Patent System – Good or Bad for Innovation?

There has been a lot of buzz that last couple of weeks surrounding patents and the fervor and attitudes that they create within multi-billion dollar organizations. It, again, brings up a very interesting question and moral dilemma: are patents good or bad for our economy and who pays for this good/evil?

Patents originally served to shield inventors from replication, and more importantly to encourage innovation. After all, inventing something and putting thousands of hours into it is mush more inviting when you know someone can’t simply steal it.

If someone steals your product, invention, or innovation, you used your patent to attack him or her and keep your monopoly.

However, in a multi-billion dollar conglomerate economy, the same patent system the encouraged innovation, now serves more as a defense mechanism than an offense mechanism. Companies now simply purchase patent portfolios to sit on them. Not to use them, just to sit on them in order to create a mutually assured destruction scenario.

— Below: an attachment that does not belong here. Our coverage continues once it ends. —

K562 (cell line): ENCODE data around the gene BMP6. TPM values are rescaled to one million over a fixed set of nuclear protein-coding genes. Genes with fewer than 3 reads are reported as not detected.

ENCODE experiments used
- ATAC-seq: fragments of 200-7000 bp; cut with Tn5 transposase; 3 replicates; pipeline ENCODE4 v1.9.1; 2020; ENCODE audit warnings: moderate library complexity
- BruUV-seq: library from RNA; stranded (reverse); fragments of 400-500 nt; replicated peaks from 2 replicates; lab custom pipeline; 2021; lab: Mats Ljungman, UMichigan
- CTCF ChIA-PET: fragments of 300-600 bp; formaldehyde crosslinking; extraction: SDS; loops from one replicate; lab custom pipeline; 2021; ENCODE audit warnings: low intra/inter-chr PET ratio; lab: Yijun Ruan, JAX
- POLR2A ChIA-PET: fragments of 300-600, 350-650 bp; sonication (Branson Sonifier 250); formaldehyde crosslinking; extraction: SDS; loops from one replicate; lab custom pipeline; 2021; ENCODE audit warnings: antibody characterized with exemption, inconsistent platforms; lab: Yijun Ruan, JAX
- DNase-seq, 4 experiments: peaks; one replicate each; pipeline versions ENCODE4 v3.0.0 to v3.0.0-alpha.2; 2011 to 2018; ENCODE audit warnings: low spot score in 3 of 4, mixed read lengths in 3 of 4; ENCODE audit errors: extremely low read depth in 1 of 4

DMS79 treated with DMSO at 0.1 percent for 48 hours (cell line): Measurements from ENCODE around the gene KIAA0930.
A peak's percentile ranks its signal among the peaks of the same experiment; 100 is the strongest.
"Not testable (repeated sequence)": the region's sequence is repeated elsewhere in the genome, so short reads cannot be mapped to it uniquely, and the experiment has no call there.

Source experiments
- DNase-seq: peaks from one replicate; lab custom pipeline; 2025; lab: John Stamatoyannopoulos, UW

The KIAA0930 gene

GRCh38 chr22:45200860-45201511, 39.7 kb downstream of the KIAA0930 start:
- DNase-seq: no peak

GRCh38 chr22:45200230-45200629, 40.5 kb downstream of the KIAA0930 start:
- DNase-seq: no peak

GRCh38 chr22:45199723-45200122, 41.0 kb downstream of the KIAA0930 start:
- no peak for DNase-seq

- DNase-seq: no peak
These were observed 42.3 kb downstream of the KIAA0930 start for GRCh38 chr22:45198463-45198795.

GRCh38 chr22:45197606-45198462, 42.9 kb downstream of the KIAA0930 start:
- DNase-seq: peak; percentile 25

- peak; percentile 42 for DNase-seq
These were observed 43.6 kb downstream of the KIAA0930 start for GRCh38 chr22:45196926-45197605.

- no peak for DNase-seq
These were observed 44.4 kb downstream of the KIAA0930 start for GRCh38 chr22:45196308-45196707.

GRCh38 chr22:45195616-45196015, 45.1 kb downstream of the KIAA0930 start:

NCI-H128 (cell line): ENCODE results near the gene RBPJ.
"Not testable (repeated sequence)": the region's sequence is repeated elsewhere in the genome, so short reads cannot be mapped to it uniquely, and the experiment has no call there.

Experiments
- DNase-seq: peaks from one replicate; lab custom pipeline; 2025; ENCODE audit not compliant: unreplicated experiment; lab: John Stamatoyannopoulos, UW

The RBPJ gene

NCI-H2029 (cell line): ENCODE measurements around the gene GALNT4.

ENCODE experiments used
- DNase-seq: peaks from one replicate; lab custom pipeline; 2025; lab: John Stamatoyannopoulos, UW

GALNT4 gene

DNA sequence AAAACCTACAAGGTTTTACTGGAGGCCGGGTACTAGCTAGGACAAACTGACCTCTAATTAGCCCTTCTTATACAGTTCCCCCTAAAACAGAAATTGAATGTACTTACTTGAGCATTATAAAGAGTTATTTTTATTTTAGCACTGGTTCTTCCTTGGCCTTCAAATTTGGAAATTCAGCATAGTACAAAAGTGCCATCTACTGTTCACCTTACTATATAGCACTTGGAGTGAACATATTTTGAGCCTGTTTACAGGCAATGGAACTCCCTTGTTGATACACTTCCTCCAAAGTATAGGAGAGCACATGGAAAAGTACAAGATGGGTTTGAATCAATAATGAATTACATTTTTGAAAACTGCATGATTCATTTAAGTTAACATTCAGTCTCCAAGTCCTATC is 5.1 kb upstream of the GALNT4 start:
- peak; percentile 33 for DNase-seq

In this situation, if one company with a large portfolio sues another company with a large portfolio for infringement, the legal systems becomes a battleground and entire corporations could get sucked into defense and legal fees.

Companies are hungry for such portfolios and will pay enormous sums of money for them and even for small companies who hold valuable or powerful patents. Entire creative industries sometimes end up being swallowed by larger corporations for the sake of defense, or to keep innovation stifled.

Granted, this is the far end of the spectrum. Patents do indeed protect thousands of new innovations and products every single year that then go to enrich lives. Exactly what patents were intended to do.

What do you think of the current patent system? What have been your experiences in the system?